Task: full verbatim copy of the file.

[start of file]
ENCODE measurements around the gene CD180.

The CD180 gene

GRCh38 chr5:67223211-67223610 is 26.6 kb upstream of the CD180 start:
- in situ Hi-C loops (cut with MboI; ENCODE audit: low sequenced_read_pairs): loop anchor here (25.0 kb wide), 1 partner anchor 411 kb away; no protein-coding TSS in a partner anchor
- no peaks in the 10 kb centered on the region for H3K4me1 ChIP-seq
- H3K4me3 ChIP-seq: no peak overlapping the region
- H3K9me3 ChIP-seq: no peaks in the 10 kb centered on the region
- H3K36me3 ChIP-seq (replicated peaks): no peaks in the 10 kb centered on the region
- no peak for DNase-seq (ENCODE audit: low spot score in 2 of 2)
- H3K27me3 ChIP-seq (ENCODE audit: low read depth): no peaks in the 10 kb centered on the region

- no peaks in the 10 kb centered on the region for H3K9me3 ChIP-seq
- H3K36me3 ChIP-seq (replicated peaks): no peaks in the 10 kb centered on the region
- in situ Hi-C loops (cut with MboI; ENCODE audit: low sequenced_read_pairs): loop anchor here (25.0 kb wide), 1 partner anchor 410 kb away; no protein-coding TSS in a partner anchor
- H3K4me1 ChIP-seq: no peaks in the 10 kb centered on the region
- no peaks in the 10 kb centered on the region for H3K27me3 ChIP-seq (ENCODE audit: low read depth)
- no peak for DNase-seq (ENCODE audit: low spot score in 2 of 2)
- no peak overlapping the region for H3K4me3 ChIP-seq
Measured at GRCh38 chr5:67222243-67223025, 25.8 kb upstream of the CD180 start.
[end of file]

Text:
ENCODE measurements around the gene CD180.

The CD180 gene

GRCh38 chr5:67223211-67223610 is 26.6 kb upstream of the CD180 start:
- in situ Hi-C loops (cut with MboI; ENCODE audit: low sequenced_read_pairs): loop anchor here (25.0 kb wide), 1 partner anchor 411 kb away; no protein-coding TSS in a partner anchor
- no peaks in the 10 kb centered on the region for H3K4me1 ChIP-seq
- H3K4me3 ChIP-seq: no peak overlapping the region
- H3K9me3 ChIP-seq: no peaks in the 10 kb centered on the region
- H3K36me3 ChIP-seq (replicated peaks): no peaks in the 10 kb centered on the region
- no peak for DNase-seq (ENCODE audit: low spot score in 2 of 2)
- H3K27me3 ChIP-seq (ENCODE audit: low read depth): no peaks in the 10 kb centered on the region

- no peaks in the 10 kb centered on the region for H3K9me3 ChIP-seq
- H3K36me3 ChIP-seq (replicated peaks): no peaks in the 10 kb centered on the region
- in situ Hi-C loops (cut with MboI; ENCODE audit: low sequenced_read_pairs): loop anchor here (25.0 kb wide), 1 partner anchor 410 kb away; no protein-coding TSS in a partner anchor
- H3K4me1 ChIP-seq: no peaks in the 10 kb centered on the region
- no peaks in the 10 kb centered on the region for H3K27me3 ChIP-seq (ENCODE audit: low read depth)
- no peak for DNase-seq (ENCODE audit: low spot score in 2 of 2)
- no peak overlapping the region for H3K4me3 ChIP-seq
Measured at GRCh38 chr5:67222243-67223025, 25.8 kb upstream of the CD180 start.